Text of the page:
A Sweet Tipple

If there is a devotion Indians show as much as they do to God, cricket, politics, and movies, it’s to all things sweets. In fact, if you’re a true Indian, somewhere in the country or even away, you may even skip a visit to a temple, mosque, or a church but will definitely have a dose of sugar in one way or the other. Be it with our morning cups of coffee or chai, in yogurts with our meals, snack bags we munch on, those sugary drinks, shakes, smoothies, and juices, or just pure sweet and dessert courses that follow after our meals. Call it a deep-rooted connection with our ancestors’ diets that has drilled sugar-intake into our genes or the irresistible appeal of a platter of homemade sweets prepared at every corner of the street, India, in a nutshell, remains a sweet-toothed country. That’s the story generally after our meals. A somewhat equal reverence is enjoyed by the tipples we engage in before a meal. Be it light draws of beer or wine, or a generous pour of whisky on-the-rocks; we love them as they come. However, it’s interesting to see that this is one area that we like sans-sweetness. Quite a contrast you’d say.

Dessert wines are sweet enough to replace your dessert, hence the name.

Under the umbrella of fine wines, there exists an intriguingly exciting genre – dessert wines. They are the simplest (and at the same time, complex) that a wine can get. These wines can be sweet enough to replace your desserts, and hence the name. Rarely does one witness someone reject tasting these wines, especially in India. Be it at a morning tasting, an evening get-together, or at the dinner table, these are the most-demanded and first ones to vanish off the offering. Concern remain, they may appreciate tasting them but not order them from the wine lists or pick them off the local wine shop shelves.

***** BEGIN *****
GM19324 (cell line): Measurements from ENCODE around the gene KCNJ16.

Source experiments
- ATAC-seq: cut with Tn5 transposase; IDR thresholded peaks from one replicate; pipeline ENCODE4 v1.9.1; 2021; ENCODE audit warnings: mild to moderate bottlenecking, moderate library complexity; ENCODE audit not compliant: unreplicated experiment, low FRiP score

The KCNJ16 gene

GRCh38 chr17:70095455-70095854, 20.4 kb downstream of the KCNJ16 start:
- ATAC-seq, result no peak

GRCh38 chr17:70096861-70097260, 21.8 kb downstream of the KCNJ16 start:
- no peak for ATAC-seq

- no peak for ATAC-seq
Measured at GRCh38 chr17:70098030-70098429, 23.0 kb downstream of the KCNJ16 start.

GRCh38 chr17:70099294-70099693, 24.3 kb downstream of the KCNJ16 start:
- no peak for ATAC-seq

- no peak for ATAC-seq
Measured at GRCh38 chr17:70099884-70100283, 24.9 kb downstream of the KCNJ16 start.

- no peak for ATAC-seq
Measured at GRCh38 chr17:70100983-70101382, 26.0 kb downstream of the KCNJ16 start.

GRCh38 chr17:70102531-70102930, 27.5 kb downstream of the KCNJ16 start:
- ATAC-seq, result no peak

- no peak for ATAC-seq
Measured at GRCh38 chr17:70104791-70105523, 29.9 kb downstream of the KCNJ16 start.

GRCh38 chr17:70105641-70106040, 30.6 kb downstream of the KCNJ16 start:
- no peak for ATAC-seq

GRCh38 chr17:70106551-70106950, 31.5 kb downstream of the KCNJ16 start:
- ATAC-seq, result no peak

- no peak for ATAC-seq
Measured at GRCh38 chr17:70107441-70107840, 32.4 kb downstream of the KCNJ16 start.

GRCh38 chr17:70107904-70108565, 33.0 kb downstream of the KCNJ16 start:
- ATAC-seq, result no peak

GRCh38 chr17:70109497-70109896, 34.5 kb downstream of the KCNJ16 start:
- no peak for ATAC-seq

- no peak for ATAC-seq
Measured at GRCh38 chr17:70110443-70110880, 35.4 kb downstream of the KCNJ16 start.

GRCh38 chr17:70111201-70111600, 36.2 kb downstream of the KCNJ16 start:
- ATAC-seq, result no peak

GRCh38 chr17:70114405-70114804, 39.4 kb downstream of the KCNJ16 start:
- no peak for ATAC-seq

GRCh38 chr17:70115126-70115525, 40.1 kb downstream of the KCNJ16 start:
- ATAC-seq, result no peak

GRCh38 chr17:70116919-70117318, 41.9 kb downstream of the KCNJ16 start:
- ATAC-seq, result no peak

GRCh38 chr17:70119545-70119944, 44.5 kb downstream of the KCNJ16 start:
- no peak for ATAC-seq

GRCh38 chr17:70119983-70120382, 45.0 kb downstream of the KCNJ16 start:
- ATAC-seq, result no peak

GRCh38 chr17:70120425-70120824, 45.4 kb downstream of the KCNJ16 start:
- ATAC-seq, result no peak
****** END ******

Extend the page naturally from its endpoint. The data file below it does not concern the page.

History of sweet wines began from the Greek and Roman era where grape juice was drawn and stirred with some yeast to initiate fermentation, breakdown of sugar to alcohol. With the lack of much understanding about the process, the wines would remain only partly fermented as the weak yeast would give up soon with dropping winter temperature and increasing alcohol levels and wouldn’t complete the cycle, resulting in a considerable portion of sugar unmoved, thus creating a sticky yet alluring sweet wine. Some of these were so highly regarded that they were reserved only for consumption by the kings’ court and the royal priests. Eventually, they spread out to reach the layman, only at certain marked occasions, and their worth was well understood. Even though the technology has boomed today to fully ferment the sugar but the divine temptation of these sweet drops hasn’t let the wine style become a matter of the past. They are demanded the world around and reserve a considerable portion of the wine lists. Yet, India has turned its back on them and hasn’t welcomed it with arms wide open, the reasons are many.


Dessert wines are not a mid-meal proposition and are best reserved for later

Indians were introduced to the British idea of post-meal indulgence but never received it fully. Be it Cognacs and brandies, digestive liqueurs, or even something as simple as coffee. Lunch is considered a workingman’s meal, thus light, and dinners are almost a gala event. We compensate what we miss out at lunchtime with heavy main courses of rich gravies, curries, and rice, leaving no corner for these post-dinner sips. Dessert wines are not a mid-meal proposition and are best reserved for later. Indian cuisine generally doesn’t allow us that liberty, drawing only a little scope for their presence on our tables.